About The Production
In 79 A.D., the city of Pompeii, a glittering pleasure dome on Italy's Bay of
Naples, was buried by a cataclysmic eruption of the Mount Vesuvius volcano. In
just 24 hours, the bustling international port and its residents were
obliterated in one of the ancient world's worst natural disasters. Hauntingly,
the city and its inhabitants were preserved virtually intact by the ash and lava
showered down by the volcano.
The story of a glamorous metropolis destroyed in less than a day has stayed
with director Paul W. S. Anderson since he was a curious schoolboy. In his
latest film, Anderson turns a lifelong obsession with Pompeii into an epic
action movie, complete with gladiatorial competition, political intrigue,
star-crossed lovers and a terrifying fight for survival as hell seems to rain
down on earth.
"I've been interested in the Roman Empire since I was a child," says
Anderson. "I grew up in the north of England, where there were a lot of
archeological digs. I became quite interested in Roman civilization and, in
particular, Pompeii. The idea that a city and the people who lived in it have
been frozen in time still fascinates me."
Anderson and his longtime producing partner Jeremy Bolt, best known for their
evocative explorations of a bleak future world in the Resident Evil series,
spent over six years researching and developing Pompeii. They have created a
meticulously detailed portrait of a lost world, as well as an iconic adventure
that harks back to the age of the classic disaster films.
"When 3-D started to explode in the mid-2000s, Paul and I decided that the
genre best served by the technology would be the disaster movie," Bolt says. "He
suggested we put together a movie about Pompeii. We decided to make the biggest
sword-and-sandal movie ever, but with a volcano."
It seemed a natural fit for Anderson, who has pushed the envelope technically
throughout his career, with pioneering work in both 3-D and CGI, all while
crafting taut and tension-filled storylines. "He combines an extraordinary
visual ability with a tremendous technical knowledge and an interest in
history," says Bolt. "And he has also an innate understanding of what the
audiences will respond to. This is not a documentary, but it is firmly grounded
in reality while also being exciting, exhilarating and highly emotional."
In its time, Pompeii was the most fabulous holiday resort in all of the Roman
Empire, according to Anderson, adding, "It was like the Las Vegas of the Roman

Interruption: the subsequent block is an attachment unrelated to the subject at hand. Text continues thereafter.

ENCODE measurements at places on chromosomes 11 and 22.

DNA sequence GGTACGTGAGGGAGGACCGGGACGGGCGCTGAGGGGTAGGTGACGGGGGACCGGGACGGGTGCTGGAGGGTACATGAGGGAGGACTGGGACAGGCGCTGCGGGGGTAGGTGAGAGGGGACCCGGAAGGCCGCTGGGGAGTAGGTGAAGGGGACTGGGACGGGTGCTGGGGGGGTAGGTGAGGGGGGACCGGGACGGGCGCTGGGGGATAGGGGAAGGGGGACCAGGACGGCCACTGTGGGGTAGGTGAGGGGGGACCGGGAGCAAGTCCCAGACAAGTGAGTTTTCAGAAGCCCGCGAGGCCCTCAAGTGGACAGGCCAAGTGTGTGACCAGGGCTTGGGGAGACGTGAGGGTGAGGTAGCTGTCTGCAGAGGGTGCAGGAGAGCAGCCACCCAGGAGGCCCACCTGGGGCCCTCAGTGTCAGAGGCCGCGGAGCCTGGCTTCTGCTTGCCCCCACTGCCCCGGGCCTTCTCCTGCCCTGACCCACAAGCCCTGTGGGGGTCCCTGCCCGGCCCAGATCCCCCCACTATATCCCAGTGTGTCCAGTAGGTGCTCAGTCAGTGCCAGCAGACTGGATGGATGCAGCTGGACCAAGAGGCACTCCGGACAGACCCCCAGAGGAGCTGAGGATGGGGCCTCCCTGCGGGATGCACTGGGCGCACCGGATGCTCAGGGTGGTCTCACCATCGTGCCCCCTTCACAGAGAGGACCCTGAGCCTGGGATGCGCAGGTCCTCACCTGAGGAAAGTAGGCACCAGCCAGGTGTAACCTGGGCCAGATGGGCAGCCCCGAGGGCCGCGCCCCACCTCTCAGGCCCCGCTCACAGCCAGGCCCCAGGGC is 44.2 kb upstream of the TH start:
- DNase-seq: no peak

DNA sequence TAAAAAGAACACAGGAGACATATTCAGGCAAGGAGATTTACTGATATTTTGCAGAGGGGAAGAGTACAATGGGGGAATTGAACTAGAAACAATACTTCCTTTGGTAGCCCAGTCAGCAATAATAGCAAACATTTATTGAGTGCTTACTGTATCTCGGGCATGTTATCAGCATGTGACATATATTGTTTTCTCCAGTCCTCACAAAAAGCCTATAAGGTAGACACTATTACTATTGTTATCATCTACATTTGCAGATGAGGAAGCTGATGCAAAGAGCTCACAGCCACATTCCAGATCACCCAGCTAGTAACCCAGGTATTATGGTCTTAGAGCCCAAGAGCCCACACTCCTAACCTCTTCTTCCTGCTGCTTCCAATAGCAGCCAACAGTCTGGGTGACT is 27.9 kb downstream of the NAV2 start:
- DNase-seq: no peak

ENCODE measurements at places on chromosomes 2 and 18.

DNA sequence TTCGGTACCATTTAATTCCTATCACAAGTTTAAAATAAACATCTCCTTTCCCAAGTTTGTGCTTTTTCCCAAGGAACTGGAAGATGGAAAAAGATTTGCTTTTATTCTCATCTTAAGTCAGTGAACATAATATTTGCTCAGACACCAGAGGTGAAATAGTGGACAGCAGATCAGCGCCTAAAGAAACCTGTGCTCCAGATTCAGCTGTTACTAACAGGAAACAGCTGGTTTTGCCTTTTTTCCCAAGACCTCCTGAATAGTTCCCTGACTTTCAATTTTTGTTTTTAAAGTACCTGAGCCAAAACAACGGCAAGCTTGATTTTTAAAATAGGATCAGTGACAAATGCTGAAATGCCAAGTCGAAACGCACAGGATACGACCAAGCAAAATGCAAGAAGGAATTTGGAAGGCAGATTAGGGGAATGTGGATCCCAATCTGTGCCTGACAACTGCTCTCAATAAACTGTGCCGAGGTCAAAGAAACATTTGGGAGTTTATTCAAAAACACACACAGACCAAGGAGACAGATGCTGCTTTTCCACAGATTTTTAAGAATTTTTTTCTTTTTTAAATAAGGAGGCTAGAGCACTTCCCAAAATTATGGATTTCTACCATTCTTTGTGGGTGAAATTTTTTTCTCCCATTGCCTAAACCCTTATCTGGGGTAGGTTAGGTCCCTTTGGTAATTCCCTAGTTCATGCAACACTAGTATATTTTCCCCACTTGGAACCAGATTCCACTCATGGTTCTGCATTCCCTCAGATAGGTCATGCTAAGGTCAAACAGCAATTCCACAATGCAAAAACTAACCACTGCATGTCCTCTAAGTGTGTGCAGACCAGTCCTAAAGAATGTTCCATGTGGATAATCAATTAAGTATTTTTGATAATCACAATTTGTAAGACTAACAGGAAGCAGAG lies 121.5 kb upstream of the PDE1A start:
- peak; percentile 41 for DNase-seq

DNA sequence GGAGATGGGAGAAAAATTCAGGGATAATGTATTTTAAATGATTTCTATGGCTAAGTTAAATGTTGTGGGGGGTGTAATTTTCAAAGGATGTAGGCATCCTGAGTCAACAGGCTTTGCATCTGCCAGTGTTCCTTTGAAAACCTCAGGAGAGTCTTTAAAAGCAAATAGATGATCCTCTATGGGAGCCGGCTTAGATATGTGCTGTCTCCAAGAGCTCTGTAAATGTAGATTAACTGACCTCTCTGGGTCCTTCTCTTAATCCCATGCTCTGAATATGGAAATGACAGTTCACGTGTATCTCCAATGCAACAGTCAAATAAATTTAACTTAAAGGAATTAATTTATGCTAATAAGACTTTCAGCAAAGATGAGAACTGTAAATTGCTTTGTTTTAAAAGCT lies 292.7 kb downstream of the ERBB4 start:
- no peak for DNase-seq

"The city was filled with brothels, bars, taverns and lots of holiday
activities," continues Bolt. "Because it was a seaport, people came from all
over the Empire and it was a hive of colorful activity. Imagining who these
people were and how to tell their stories was the genesis of the project."
Just after midday on August 24, Vesuvius, which had been dormant for
centuries, released a gigantic cloud of volcanic ash estimated to be 19 miles
high. Ash, rock and other volcanic debris poured down on Pompeii, gradually
covering the city and causing the roofs of many houses to collapse under the
weight. Avalanches of hot ash and gas sped through the city, instantly
destroying every living thing in their paths. The city was completely buried and
the vast majority of its inhabitants were killed.
Although there is a lot of archeological evidence as to what happened, says
Anderson, with so few survivors, there are almost no first-hand accounts.
"Historians have relied on the accounts of Pliny the Younger, who actually
witnessed the explosion from a distance," says the director. "He wrote a series
of letters detailing the disaster, but people didn't take him seriously. No one
believed that a catastrophe of this magnitude was possible."
In just 12 hours, the city suffered an earthquake, a volcanic eruption and
the final deathblow, a tsunami. The top of Mount Vesuvius blew off with such
force that the volcano lost more than 2,000 feet in height. The effects have
been compared to that of a nuclear blast.
But the ash that enveloped the destroyed city also preserved it for
posterity. "The images are unforgettable-loaves of bread perfectly preserved
underneath the ash, a dog still on a chain-these are images of Roman life that
have survived for two thousand years," says Anderson.
Pompeii remained lost for almost 1,700 years, until 1748 when the Bourbon
kings of Naples started excavations, uncovering villas and public buildings. By
the early 1800s, visitors to Pompeii could wander along its streets and explore
its preserved buildings. Archeologists began creating plaster casts of the
victims from the voids left in the ash by their bodies, enabling visitors to the
site not only to walk through the streets of the legendary city, but also to
view the likenesses of the people who had inhabited it.
"When you visit now, it's an inland town a mile or more from the shore," says
Anderson. "In Roman times, it was a port. The eruption filled in a mile and a
half of extra shoreline.
The filmmakers made a concerted effort to keep the film as historically
accurate as possible, bringing in an expert in the era to vet the production.
Amid all that historical authenticity, Bolt promises the audience a spectacle
worthy of a Roman Amphitheatre. "You're going to see lava bombs," he says.
"You're going to see a blizzard of ash and a river of pyroclastic flow, which is
essentially boiling steam, traveling at a high speed and incinerating everything
in its path. You're going to see a tidal wave. You're going to see an
earthquake. And that's just the last act. Even before that we have sensational
gladiatorial combat and war in Britannia, all of it seasoned with big emotions
and a huge love story."
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